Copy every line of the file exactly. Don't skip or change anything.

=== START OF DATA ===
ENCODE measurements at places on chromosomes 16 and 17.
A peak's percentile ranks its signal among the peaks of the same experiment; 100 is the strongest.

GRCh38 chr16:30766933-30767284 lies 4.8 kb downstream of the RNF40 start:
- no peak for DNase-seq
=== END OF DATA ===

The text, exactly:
ENCODE measurements at places on chromosomes 16 and 17.
A peak's percentile ranks its signal among the peaks of the same experiment; 100 is the strongest.

GRCh38 chr16:30766933-30767284 lies 4.8 kb downstream of the RNF40 start:
- no peak for DNase-seq